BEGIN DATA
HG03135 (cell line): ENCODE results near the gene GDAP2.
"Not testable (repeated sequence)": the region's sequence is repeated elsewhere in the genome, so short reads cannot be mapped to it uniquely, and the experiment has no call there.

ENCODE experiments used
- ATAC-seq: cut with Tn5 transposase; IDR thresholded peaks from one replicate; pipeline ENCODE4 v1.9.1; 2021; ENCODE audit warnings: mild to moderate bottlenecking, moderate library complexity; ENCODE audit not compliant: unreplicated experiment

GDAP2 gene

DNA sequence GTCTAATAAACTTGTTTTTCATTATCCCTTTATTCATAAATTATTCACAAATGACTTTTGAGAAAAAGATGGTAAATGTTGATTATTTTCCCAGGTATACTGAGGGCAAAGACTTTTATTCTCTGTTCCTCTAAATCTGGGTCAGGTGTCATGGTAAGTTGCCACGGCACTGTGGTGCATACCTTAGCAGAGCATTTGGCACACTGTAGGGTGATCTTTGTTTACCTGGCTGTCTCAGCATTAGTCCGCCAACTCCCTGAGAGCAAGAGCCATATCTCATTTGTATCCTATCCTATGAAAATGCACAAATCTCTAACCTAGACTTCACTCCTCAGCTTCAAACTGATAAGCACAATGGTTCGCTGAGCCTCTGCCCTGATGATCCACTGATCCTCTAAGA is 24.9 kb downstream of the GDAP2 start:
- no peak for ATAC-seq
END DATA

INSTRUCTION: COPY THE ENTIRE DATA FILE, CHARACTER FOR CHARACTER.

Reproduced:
HG03135 (cell line): ENCODE results near the gene GDAP2.
"Not testable (repeated sequence)": the region's sequence is repeated elsewhere in the genome, so short reads cannot be mapped to it uniquely, and the experiment has no call there.

ENCODE experiments used
- ATAC-seq: cut with Tn5 transposase; IDR thresholded peaks from one replicate; pipeline ENCODE4 v1.9.1; 2021; ENCODE audit warnings: mild to moderate bottlenecking, moderate library complexity; ENCODE audit not compliant: unreplicated experiment

GDAP2 gene

DNA sequence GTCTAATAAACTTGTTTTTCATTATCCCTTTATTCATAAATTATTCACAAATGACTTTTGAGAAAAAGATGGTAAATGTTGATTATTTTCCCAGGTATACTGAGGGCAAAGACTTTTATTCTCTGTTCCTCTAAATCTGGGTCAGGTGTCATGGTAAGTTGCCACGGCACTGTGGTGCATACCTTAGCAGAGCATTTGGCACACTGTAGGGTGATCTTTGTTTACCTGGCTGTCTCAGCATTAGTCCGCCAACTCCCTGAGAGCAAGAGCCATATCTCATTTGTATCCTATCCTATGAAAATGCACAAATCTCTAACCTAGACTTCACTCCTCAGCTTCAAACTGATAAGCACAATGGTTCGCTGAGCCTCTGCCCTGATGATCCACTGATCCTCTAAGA is 24.9 kb downstream of the GDAP2 start:
- no peak for ATAC-seq